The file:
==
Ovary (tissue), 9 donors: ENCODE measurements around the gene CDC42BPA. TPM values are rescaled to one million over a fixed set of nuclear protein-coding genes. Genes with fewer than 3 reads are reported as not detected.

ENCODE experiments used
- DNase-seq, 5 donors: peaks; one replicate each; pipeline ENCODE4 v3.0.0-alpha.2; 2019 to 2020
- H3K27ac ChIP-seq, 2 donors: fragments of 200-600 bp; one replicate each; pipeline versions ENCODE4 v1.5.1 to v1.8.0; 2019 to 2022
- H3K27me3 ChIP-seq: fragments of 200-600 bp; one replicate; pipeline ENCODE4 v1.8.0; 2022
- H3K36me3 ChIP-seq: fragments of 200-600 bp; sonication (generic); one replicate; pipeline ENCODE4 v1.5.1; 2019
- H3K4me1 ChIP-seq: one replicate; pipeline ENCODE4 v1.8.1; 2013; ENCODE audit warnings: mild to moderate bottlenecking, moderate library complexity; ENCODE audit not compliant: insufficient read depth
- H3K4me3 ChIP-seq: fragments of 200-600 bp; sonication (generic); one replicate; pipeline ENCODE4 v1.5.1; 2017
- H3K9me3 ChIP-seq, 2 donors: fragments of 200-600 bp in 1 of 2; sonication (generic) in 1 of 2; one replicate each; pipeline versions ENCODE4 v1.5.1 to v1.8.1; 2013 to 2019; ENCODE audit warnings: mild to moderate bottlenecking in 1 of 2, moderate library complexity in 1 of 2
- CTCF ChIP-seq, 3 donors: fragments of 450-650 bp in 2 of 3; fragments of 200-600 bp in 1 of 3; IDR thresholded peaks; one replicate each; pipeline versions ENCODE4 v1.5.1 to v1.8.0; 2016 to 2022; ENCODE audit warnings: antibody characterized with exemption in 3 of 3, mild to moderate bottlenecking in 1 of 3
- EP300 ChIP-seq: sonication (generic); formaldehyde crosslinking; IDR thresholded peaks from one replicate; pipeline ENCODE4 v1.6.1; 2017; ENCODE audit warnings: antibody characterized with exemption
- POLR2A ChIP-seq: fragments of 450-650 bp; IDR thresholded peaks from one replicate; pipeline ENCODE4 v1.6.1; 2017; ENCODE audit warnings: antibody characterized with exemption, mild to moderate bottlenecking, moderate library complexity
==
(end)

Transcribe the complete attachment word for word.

Ovary (tissue), 9 donors: ENCODE measurements around the gene CDC42BPA. TPM values are rescaled to one million over a fixed set of nuclear protein-coding genes. Genes with fewer than 3 reads are reported as not detected.

ENCODE experiments used
- DNase-seq, 5 donors: peaks; one replicate each; pipeline ENCODE4 v3.0.0-alpha.2; 2019 to 2020
- H3K27ac ChIP-seq, 2 donors: fragments of 200-600 bp; one replicate each; pipeline versions ENCODE4 v1.5.1 to v1.8.0; 2019 to 2022
- H3K27me3 ChIP-seq: fragments of 200-600 bp; one replicate; pipeline ENCODE4 v1.8.0; 2022
- H3K36me3 ChIP-seq: fragments of 200-600 bp; sonication (generic); one replicate; pipeline ENCODE4 v1.5.1; 2019
- H3K4me1 ChIP-seq: one replicate; pipeline ENCODE4 v1.8.1; 2013; ENCODE audit warnings: mild to moderate bottlenecking, moderate library complexity; ENCODE audit not compliant: insufficient read depth
- H3K4me3 ChIP-seq: fragments of 200-600 bp; sonication (generic); one replicate; pipeline ENCODE4 v1.5.1; 2017
- H3K9me3 ChIP-seq, 2 donors: fragments of 200-600 bp in 1 of 2; sonication (generic) in 1 of 2; one replicate each; pipeline versions ENCODE4 v1.5.1 to v1.8.1; 2013 to 2019; ENCODE audit warnings: mild to moderate bottlenecking in 1 of 2, moderate library complexity in 1 of 2
- CTCF ChIP-seq, 3 donors: fragments of 450-650 bp in 2 of 3; fragments of 200-600 bp in 1 of 3; IDR thresholded peaks; one replicate each; pipeline versions ENCODE4 v1.5.1 to v1.8.0; 2016 to 2022; ENCODE audit warnings: antibody characterized with exemption in 3 of 3, mild to moderate bottlenecking in 1 of 3
- EP300 ChIP-seq: sonication (generic); formaldehyde crosslinking; IDR thresholded peaks from one replicate; pipeline ENCODE4 v1.6.1; 2017; ENCODE audit warnings: antibody characterized with exemption
- POLR2A ChIP-seq: fragments of 450-650 bp; IDR thresholded peaks from one replicate; pipeline ENCODE4 v1.6.1; 2017; ENCODE audit warnings: antibody characterized with exemption, mild to moderate bottlenecking, moderate library complexity